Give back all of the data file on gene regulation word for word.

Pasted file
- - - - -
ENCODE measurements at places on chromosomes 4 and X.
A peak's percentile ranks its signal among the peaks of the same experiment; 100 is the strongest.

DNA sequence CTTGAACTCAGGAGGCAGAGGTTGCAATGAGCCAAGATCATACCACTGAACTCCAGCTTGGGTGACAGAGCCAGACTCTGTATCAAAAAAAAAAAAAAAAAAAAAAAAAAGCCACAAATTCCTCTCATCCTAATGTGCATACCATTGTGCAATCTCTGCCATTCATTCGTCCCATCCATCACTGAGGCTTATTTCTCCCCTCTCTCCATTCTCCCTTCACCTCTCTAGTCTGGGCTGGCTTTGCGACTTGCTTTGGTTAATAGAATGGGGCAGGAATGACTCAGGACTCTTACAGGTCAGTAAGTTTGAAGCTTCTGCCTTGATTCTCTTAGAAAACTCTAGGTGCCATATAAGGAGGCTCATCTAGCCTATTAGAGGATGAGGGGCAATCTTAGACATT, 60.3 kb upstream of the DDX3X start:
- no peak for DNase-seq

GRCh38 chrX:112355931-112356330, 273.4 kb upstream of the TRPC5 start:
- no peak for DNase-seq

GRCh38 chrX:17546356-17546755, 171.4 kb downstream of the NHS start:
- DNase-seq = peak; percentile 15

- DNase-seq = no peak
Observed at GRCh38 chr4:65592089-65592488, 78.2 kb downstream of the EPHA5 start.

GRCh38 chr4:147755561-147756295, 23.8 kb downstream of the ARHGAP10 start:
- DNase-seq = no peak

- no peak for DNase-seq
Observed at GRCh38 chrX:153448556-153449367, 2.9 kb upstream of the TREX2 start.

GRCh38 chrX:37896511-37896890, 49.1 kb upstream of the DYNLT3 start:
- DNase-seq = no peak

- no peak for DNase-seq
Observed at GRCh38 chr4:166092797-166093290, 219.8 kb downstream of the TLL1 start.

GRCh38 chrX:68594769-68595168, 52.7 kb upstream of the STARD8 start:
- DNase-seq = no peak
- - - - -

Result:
ENCODE measurements at places on chromosomes 4 and X.
A peak's percentile ranks its signal among the peaks of the same experiment; 100 is the strongest.

DNA sequence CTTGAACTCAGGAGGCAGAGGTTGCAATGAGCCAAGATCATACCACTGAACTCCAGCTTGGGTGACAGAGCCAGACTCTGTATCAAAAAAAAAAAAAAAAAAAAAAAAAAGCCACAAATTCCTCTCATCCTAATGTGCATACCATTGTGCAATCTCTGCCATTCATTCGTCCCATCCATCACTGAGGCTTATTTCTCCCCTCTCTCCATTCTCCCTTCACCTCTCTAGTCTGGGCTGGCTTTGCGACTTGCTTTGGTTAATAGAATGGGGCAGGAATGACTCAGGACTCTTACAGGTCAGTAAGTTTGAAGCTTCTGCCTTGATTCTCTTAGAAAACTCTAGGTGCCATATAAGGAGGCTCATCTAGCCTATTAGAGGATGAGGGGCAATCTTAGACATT, 60.3 kb upstream of the DDX3X start:
- no peak for DNase-seq

GRCh38 chrX:112355931-112356330, 273.4 kb upstream of the TRPC5 start:
- no peak for DNase-seq

GRCh38 chrX:17546356-17546755, 171.4 kb downstream of the NHS start:
- DNase-seq = peak; percentile 15

- DNase-seq = no peak
Observed at GRCh38 chr4:65592089-65592488, 78.2 kb downstream of the EPHA5 start.

GRCh38 chr4:147755561-147756295, 23.8 kb downstream of the ARHGAP10 start:
- DNase-seq = no peak

- no peak for DNase-seq
Observed at GRCh38 chrX:153448556-153449367, 2.9 kb upstream of the TREX2 start.

GRCh38 chrX:37896511-37896890, 49.1 kb upstream of the DYNLT3 start:
- DNase-seq = no peak

- no peak for DNase-seq
Observed at GRCh38 chr4:166092797-166093290, 219.8 kb downstream of the TLL1 start.

GRCh38 chrX:68594769-68595168, 52.7 kb upstream of the STARD8 start:
- DNase-seq = no peak